By Edmonton and area Fetal Alcohol Network Society on July 8, 2024

Children with Fetal Alcohol Spectrum Disorder (FASD) often face unique challenges that can affect their attention, memory, and behavior. Keeping them engaged in productive and enjoyable activities can significantly improve their quality of life and help them develop essential skills. Here are some activities that can keep children with FASD busy in and around their homes and communities.

1. Sensory Play Activities:

Sensory play is beneficial for children with FASD as it helps them process sensory information and can be incredibly soothing.

Sensory Bins: Fill bins with rice, beans, sand, or water beads. Add small toys or objects for children to find and manipulate.

Playdough and Slime: Encourage creativity and fine motor skills with homemade or store-bought playdough and slime.

Water Play: Simple activities like playing with water in the sink, bathtub, or a small kiddie pool can be both calming and entertaining.

2. Art and Craft Projects

Art projects can help improve focus, fine motor skills, and provide a sense of accomplishment.

Drawing and Coloring: Provide various coloring books, markers, crayons, and colored pencils. Encourage free drawing or themed coloring.

Craft Kits: Pre-packaged craft kits are great for structured activities. Look for age-appropriate kits that include instructions and all necessary materials.

Painting: Finger painting, watercolors, and even painting rocks or old cardboard boxes can be a fun, low-pressure way to express creativity.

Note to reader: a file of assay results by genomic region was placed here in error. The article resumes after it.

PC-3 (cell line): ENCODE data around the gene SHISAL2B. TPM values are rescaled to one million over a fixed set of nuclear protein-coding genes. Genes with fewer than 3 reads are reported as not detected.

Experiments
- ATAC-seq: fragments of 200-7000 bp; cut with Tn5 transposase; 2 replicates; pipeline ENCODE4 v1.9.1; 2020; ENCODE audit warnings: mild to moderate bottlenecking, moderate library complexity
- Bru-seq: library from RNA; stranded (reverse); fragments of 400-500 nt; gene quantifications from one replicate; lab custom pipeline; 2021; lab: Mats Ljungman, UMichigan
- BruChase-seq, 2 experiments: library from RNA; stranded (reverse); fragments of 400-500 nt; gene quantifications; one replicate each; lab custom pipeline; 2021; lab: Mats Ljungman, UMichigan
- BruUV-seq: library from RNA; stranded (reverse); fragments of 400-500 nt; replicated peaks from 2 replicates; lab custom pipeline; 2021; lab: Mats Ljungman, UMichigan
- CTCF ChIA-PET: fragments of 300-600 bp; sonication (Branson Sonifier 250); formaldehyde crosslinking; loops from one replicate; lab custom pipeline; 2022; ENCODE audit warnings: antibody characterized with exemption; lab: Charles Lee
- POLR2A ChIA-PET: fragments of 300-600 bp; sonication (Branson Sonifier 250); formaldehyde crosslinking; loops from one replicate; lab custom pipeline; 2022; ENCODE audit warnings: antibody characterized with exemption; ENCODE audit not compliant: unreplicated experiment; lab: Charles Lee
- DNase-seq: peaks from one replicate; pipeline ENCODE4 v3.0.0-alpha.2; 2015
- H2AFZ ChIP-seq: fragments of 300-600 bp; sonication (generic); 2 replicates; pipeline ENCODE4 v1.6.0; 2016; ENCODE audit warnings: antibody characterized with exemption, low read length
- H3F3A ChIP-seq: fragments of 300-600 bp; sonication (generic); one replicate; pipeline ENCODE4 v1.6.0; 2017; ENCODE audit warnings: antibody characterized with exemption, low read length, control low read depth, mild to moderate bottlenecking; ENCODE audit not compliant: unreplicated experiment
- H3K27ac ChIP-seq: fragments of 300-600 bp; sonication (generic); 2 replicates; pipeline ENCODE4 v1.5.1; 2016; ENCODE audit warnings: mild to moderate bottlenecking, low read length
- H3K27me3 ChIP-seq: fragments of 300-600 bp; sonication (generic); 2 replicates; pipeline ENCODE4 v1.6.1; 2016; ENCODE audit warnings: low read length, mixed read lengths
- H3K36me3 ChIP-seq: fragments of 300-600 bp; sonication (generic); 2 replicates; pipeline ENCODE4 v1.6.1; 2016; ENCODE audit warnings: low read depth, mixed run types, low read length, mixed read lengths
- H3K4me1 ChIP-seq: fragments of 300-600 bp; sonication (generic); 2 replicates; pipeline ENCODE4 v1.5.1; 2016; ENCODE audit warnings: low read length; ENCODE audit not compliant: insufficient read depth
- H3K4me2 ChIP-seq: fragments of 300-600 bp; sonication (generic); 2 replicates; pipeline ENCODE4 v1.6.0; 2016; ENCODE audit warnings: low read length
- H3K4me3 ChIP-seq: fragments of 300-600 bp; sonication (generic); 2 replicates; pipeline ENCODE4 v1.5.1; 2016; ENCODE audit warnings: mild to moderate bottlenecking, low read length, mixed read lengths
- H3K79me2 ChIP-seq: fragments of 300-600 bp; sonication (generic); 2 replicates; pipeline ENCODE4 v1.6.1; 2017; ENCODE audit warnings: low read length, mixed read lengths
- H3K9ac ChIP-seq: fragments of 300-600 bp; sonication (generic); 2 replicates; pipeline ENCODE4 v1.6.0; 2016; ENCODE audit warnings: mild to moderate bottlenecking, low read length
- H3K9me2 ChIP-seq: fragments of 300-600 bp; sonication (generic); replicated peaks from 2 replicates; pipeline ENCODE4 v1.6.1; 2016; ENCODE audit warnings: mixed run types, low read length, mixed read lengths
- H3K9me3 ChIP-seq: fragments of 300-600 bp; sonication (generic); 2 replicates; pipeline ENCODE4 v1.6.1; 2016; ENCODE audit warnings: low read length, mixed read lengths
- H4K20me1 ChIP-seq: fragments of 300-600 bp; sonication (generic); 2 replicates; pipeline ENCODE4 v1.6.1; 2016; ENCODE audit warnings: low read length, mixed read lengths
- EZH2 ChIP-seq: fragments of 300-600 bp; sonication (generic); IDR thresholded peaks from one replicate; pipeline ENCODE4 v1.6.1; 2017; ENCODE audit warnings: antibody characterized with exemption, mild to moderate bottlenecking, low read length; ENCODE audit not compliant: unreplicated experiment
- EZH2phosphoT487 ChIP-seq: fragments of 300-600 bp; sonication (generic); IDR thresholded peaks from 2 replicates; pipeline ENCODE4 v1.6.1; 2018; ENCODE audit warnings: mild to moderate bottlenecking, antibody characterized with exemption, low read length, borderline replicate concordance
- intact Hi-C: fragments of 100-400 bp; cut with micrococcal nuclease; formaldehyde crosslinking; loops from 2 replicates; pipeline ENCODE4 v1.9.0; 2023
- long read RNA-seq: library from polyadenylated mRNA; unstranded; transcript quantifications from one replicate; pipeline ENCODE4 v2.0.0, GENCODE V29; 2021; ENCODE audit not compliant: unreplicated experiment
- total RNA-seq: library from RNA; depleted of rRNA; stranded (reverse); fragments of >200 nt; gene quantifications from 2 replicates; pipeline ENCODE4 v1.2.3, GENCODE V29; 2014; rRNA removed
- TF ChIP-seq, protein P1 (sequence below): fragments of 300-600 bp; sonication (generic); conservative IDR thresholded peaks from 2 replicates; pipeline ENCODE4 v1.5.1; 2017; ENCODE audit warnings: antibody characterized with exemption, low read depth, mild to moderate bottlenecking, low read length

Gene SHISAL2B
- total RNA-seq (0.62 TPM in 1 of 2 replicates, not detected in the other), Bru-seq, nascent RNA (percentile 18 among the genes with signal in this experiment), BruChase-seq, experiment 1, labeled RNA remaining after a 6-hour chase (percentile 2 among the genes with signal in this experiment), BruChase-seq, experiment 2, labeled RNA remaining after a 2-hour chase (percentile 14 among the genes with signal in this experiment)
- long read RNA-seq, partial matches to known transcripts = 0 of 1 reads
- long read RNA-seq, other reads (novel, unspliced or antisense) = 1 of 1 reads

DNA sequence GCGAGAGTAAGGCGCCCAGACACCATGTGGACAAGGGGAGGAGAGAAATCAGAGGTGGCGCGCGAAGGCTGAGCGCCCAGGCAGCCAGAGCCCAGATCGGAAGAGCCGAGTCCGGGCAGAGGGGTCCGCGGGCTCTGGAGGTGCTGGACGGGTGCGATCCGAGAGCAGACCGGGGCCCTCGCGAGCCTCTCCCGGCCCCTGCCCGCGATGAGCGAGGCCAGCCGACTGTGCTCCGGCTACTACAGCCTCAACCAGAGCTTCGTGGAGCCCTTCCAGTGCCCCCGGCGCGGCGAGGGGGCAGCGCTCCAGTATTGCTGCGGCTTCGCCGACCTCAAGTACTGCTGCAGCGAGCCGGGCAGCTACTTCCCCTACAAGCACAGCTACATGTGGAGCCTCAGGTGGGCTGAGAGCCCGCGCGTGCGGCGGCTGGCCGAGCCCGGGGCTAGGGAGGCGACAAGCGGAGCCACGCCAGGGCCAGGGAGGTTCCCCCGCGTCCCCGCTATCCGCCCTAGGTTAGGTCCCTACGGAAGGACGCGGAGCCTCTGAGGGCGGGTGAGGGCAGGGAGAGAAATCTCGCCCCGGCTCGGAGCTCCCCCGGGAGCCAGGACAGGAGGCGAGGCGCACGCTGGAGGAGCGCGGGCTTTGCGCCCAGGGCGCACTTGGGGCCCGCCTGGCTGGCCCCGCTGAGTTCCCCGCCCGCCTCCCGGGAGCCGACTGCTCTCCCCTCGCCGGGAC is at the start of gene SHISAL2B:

3. Physical Activities

Physical activities are essential for the overall well-being of children with FASD. They help to release energy, improve coordination, and promote better sleep patterns.

Outdoor Play: Simple games like tag, hide and seek, or playing with a ball can be great. Parks with playgrounds are ideal for more structured play.

Biking: Safe biking paths or quiet streets offer a good way for kids to burn off energy. Always ensure they wear helmets and safety gear.

Dance Parties: Play their favorite music and let them dance around the living room. Dancing is a fantastic way to improve coordination and fitness.

4. Structured Games and Activities

Structured games can help children with FASD practice following rules and taking turns, which can be beneficial for their social development.

Board Games: Choose simple, age-appropriate board games that require turn-taking and following rules. Games like “Candy Land” or “Chutes and Ladders” can be a good start.

Puzzles: Jigsaw puzzles can be calming and help with problem-solving skills. Start with simpler puzzles and gradually increase the difficulty.

Building Blocks and Lego: These can keep children busy for hours, enhancing their creativity and fine motor skills.

5. Community Activities

Involving children in community activities can provide them with a sense of belonging and help develop social skills.

Library Programs: Many libraries offer storytimes, craft activities, and other programs designed for children.

Community Centers: Check for local community centers that may offer sports, arts, and crafts, or other group activities.

Therapeutic Programs: Look for programs specifically designed for children with special needs, such as therapeutic horseback riding, swimming, or music therapy.

6. Gardening

Gardening can be a therapeutic and educational activity.

Planting Flowers or Vegetables: Start with easy-to-grow plants. Children can learn about responsibility and the science of growth.

Container Gardens: If space is limited, small container gardens can be a great alternative. Let them decorate their pots for added fun.

Nature Walks: Take short walks in nature, collecting leaves, rocks, or flowers to use in craft projects later.

7. Cooking and Baking

Cooking and baking can be fun, educational, and delicious!

Simple Recipes: Choose easy recipes that they can help with, like cookies, sandwiches, or smoothies.

Decorating: Let them decorate cookies or cupcakes. This can be a fun way to engage their creativity.

Learning Opportunities: Use cooking as an opportunity to teach about measurements, following instructions, and the importance of healthy eating.

Parents and caregivers, how are you keeping the kids busy this summer?